Within ten (10) days after this armistice agreement becomes effective, withdraw all of their military forces, supplies, and equipment from the rear and the coastal islands and waters of Korea of the other side. If such military forces are not withdrawn within the stated time limit, and there is no mutually agreed and valid reason for the delay, the other side shall have the right to take any action which it deems necessary for the maintenance of security and order. The term “coastal islands”, as used above, refers to those islands, which, though occupied by one side at the time when this armistice agreement becomes effective, were controlled by the other side on 24 June 1950; provided, however, that all the islands lying to the north and west of the provincial boundary line between Hwanghae-do and Kyonggi-do shall be under the military control of the Supreme Commander of the Korean People’s Army and the Commander of the Chinese People’s volunteers, except the island groups of Paeyong-do, Taechong-do, Sochong-do, Yonpyong-do, and U-do, which shall remain under the military control of the Commander-in-Chief, United Nations Command. All the island on the west coast of Korea lying south of the above-mentioned boundary line shall remain under the military control of the Commander-in-Chief, United Nations Command.

Dotted line is what North Korea claims to be the legitimate maritime border.

(Photo Credit:

North Korea concedes the western 5 islands shall remain under the military control of the UNC on the basis of this clause, but it maintains that as the waters off these western 5 islands shall remain under its control, all ships should receive its prior approval for navigation through these waters. In addition, North Korea says that as the so-called armistice waters were not regulated in the Armistice Agreement, it shall interpret the border line between Hwanghae-do and Kyonggi-do as a demarcation line and then the northern and western waters including these western 5 islands shall remain its control.

3. South Korea’s position on the NLL

The Armistice Agreement II 13 regulated that within 10 days after the agreement became effective, both sides should have withdrawn all of their military forces, supplies, and equipment from the rear and the coastal islands and waters of Korea of the other side as of June 24, 1950. It meant going back to the situation before the Korean War. North Korea should have withdrawn from all islands such as Mahap-do, Changrin-do, and Kirin-do as well as those western 5 islands. However, as the remaining islands, except for the western 5 islands were then under the control of North Korea, considering the situation then, the obligation of the withdrawal of North Korean army from those relevant islands was not regulated in Article II 13 (b).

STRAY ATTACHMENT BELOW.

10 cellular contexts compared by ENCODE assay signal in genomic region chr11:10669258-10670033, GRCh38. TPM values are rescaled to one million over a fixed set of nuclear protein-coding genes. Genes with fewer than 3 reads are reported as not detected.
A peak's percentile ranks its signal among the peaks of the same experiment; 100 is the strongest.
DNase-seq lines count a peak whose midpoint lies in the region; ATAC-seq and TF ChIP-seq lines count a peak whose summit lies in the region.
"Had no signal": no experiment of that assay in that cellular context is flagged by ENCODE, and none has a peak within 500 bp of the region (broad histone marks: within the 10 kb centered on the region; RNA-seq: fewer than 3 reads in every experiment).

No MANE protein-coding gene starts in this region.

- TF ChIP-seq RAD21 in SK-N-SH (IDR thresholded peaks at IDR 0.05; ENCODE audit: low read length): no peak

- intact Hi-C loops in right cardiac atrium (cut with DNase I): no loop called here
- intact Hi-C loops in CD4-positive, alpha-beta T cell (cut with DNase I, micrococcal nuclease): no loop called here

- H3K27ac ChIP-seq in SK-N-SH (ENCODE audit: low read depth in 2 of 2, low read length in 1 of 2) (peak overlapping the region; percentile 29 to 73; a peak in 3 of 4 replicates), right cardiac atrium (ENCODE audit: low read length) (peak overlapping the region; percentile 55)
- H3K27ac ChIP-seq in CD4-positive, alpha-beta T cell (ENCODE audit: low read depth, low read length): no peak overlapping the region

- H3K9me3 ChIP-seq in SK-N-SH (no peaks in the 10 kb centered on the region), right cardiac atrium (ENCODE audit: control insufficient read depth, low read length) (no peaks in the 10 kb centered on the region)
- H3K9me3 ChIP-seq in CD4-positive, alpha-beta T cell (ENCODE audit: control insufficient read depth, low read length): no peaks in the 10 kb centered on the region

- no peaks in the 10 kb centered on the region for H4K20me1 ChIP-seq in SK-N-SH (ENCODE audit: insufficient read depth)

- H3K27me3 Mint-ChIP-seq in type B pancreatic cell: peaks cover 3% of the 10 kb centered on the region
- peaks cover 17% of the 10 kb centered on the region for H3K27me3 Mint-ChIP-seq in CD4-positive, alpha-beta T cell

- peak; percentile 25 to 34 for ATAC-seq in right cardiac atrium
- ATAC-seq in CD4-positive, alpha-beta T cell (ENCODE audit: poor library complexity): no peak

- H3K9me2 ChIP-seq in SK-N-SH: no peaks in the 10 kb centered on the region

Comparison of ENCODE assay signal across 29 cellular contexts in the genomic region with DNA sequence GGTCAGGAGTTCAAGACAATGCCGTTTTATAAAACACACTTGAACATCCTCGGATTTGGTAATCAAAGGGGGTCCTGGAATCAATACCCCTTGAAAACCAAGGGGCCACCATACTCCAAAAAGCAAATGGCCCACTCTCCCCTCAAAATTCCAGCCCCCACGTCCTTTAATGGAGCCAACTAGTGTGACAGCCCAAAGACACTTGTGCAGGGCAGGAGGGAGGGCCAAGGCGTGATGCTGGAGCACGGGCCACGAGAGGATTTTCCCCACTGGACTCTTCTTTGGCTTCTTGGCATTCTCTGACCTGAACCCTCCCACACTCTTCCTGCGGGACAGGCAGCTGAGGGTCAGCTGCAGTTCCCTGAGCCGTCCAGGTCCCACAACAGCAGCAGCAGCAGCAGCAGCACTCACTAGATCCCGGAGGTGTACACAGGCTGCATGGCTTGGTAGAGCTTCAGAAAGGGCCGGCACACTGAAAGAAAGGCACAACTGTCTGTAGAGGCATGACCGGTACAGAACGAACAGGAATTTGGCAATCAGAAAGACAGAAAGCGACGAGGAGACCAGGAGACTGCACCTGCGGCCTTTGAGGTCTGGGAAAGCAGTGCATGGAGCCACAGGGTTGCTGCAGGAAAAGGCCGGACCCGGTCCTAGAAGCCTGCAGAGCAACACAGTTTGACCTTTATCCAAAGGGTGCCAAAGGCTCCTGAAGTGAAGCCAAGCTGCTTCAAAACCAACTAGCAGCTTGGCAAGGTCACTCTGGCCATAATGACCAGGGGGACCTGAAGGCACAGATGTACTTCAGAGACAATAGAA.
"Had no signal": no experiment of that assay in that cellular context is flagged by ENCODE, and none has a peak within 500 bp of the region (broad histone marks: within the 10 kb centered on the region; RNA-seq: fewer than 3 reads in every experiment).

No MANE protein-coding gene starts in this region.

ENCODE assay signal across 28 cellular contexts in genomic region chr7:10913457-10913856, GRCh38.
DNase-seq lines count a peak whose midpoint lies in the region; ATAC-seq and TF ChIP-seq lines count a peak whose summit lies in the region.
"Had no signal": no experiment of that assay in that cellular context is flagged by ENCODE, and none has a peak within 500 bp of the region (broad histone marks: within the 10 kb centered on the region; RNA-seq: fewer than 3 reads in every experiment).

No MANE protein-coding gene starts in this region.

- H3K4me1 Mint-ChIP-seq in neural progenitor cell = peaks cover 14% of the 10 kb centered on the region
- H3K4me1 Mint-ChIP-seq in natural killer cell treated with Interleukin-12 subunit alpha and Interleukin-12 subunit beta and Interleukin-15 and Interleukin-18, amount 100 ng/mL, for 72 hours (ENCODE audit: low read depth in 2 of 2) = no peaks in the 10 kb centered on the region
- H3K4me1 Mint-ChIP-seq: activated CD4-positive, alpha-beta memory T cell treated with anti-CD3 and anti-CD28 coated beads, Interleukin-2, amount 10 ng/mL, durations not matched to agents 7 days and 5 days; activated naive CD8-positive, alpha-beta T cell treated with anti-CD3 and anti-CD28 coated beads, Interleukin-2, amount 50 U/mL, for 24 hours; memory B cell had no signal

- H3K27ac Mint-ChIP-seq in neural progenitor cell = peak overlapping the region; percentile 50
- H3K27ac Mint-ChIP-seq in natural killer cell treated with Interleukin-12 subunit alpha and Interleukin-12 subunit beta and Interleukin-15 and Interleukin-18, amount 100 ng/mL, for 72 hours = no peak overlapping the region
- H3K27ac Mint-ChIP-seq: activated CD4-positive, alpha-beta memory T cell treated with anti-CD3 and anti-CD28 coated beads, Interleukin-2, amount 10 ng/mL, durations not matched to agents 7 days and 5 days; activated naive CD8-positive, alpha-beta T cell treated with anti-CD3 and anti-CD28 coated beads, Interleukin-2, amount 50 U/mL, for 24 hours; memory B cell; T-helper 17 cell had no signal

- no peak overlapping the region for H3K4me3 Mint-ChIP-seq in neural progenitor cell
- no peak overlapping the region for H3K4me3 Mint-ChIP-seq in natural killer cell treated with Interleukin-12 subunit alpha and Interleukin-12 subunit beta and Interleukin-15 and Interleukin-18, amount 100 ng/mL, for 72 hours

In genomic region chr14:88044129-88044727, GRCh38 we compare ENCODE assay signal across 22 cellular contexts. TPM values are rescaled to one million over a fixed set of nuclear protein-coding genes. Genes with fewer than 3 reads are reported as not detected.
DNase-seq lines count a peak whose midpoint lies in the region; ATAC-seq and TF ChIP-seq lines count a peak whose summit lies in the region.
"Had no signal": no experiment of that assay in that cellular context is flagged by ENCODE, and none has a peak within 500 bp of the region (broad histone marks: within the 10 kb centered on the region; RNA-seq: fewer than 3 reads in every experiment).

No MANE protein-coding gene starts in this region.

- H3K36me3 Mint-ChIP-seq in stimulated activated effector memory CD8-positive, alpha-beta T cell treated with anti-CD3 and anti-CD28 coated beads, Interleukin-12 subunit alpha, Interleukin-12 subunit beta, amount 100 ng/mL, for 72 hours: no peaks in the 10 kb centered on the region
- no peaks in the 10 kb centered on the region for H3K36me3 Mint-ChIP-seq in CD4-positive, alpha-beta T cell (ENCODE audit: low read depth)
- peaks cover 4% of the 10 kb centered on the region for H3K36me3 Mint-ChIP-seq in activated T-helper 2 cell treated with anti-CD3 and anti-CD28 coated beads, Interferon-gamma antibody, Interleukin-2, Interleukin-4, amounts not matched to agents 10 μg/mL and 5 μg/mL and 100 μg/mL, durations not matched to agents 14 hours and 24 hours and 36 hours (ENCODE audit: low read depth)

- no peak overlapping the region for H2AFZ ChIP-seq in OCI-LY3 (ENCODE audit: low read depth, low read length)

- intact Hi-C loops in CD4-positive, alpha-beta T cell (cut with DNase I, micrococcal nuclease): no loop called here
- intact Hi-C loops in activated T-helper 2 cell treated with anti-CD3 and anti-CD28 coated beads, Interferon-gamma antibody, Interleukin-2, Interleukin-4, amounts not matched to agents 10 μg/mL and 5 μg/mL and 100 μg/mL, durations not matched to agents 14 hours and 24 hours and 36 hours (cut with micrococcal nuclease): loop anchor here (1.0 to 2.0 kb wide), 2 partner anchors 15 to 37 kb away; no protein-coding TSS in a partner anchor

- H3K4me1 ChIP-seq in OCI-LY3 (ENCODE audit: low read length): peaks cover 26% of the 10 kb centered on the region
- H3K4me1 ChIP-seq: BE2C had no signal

Furthermore, if you draw an extension line from the western ends of Kyonggj-do and Hwanghae-do, North Korea maintains as its border line, you can see Yonpyong-do and U-do are located to the south of the line and cannot be accepted as groups of islands like the western 5 islands. This means North Korea’s border line cannot be seen as a base line.

The more essential basis of it is the Armistice Agreement Article III. As Article III says, “The purpose of the above mentioned border line between Hwanghae-do and Kyonggi-do shall not have any sense except for marking the control of those western coast islands and any other meaning shall not be attached in the article,” the military demarcation line set by North Korea is to add a new meaning to it and does not have any sense.


4. Conclusion

The NLL issue has continuously been a topic as important as the nuclear issue of North Korea. South Korea and North Korea should solve this problem to prepare for reunification and resolve their conflicts. However, it is unlikely that we might surrender the territorial sovereignty of the Republic of Korea apparent under international law in the name of peace. We do not accept North Korea as a nation under the Constitution of the Republic of Korea, and in reality do not have any control north of the 38th parallel, but as we have continuously worked toward peaceful reunification; it is time we must accept North Korea as a valid nation.

As the mentioned in the preface, it is not true that North Korea flouts international laws; it tries to make a thorough study of international laws to find any loopholes and then takes advantage of them. Therefore, we have no other option but to point out their contradictions in old documents to solve the historically and interpretatively controversial problems. Laws have to be interpreted in view of the situation in which laws were established and the purpose of the parties; it is apparently wrong that North Korea has tried to stage an armed protest and make threats by using the Armistice Agreement for peace. However, in spite of these conflict situations, we should bear in mind our obligation to seek peaceful reunification more than anything else.


Foreign Relations of the United States, The Conference at Cairo and Tehran, 1944 Vol.V(1965)

日本外務省編 戦争史録 4,東京 北洋社,1997

Taejin Yang, Is the NLL the border line or the demarcation line? – in the middle of western maritime border area